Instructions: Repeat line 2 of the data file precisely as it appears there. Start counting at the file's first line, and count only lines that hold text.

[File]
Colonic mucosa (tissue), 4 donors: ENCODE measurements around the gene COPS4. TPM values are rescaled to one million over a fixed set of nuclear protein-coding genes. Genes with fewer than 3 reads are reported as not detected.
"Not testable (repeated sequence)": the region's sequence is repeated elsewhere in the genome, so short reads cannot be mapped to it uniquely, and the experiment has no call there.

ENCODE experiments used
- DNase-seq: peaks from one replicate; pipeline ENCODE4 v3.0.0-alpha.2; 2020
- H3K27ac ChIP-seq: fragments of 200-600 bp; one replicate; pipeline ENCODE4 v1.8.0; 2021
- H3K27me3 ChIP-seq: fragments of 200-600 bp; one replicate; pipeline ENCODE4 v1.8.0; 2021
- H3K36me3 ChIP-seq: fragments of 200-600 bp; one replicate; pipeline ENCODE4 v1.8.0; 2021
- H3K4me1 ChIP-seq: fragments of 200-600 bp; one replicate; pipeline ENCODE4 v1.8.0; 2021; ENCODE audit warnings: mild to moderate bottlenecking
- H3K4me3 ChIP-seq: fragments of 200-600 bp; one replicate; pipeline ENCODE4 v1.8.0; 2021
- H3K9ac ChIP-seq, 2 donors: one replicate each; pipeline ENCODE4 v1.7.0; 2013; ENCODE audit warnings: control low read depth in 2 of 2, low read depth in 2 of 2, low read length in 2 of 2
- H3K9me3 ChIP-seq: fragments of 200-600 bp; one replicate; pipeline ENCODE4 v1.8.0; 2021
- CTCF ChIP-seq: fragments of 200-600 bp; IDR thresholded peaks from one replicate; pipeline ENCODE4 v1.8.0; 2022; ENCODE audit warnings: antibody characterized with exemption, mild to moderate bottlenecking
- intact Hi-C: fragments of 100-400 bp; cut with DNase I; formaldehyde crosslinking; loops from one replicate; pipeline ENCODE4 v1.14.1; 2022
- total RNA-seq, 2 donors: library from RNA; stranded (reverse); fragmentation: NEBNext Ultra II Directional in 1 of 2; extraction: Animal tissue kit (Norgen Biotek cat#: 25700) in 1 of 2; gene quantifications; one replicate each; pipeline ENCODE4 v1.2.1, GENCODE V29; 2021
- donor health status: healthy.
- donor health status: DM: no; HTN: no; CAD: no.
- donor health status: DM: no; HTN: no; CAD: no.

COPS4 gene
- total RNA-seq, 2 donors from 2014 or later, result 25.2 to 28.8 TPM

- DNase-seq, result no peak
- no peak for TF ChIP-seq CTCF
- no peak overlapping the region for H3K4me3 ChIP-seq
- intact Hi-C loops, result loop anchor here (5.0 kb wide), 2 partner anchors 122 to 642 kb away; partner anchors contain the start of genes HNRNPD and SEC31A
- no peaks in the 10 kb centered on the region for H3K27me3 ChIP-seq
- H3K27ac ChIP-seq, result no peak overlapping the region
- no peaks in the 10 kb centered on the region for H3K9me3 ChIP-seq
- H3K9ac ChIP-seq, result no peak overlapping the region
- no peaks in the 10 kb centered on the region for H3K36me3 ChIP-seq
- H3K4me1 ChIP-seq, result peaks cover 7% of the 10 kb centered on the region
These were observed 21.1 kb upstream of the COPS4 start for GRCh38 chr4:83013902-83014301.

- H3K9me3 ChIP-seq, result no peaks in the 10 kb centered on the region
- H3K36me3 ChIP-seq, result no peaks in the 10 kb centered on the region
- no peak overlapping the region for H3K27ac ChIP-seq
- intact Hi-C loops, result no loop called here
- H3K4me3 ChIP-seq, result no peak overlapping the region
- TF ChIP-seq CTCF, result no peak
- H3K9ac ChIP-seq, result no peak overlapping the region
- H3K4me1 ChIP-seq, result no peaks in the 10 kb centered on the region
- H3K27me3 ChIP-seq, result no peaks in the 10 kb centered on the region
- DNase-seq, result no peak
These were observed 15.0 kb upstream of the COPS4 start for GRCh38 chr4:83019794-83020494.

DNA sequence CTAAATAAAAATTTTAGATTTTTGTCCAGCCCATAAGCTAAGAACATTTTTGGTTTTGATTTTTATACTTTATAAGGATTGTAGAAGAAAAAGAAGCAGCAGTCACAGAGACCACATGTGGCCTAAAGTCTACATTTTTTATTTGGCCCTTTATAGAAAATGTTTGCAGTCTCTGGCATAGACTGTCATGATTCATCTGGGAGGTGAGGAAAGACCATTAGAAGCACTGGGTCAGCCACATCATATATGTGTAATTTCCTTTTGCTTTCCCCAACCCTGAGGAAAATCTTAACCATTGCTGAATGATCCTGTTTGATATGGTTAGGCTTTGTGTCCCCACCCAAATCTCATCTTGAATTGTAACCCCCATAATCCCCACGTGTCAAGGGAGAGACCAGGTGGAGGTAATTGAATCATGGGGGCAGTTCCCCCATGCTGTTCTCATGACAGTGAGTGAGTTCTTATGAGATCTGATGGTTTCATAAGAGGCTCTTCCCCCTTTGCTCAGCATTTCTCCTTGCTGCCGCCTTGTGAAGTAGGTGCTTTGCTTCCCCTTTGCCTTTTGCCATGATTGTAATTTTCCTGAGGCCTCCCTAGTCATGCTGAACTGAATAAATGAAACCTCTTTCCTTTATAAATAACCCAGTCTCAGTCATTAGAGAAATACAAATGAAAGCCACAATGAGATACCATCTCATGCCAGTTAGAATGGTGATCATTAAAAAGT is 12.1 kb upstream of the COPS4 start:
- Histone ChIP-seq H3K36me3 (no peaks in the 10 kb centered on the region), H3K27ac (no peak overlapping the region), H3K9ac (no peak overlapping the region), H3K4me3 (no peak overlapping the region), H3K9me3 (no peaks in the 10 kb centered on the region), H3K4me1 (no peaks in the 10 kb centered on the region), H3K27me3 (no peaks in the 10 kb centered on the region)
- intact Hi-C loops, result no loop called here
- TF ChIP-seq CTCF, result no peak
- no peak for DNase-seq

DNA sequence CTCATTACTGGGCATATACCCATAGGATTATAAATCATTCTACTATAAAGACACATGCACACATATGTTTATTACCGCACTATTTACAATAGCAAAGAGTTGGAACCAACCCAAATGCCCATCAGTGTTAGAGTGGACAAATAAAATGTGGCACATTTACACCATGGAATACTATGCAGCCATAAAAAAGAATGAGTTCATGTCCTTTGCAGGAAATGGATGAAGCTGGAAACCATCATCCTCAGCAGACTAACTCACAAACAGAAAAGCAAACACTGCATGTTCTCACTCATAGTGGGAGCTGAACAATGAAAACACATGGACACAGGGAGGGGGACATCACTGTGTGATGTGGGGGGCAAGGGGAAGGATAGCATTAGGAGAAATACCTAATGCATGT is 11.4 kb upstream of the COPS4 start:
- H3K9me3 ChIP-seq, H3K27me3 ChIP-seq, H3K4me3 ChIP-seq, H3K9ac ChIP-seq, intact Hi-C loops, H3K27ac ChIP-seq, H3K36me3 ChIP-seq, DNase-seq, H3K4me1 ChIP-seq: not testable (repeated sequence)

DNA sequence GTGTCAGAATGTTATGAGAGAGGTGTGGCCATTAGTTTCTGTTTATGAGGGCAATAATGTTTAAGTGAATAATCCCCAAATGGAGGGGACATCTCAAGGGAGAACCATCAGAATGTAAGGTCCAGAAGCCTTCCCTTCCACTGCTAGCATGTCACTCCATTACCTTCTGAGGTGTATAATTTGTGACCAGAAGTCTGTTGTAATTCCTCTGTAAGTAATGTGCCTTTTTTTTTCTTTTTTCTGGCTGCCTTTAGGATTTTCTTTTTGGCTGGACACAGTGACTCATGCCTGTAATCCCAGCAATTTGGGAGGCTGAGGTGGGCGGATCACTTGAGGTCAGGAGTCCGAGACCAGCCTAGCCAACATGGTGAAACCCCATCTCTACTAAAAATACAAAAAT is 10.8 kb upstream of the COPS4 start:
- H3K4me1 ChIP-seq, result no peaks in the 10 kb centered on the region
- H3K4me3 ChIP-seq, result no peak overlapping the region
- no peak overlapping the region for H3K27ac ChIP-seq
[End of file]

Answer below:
"Not testable (repeated sequence)": the region's sequence is repeated elsewhere in the genome, so short reads cannot be mapped to it uniquely, and the experiment has no call there.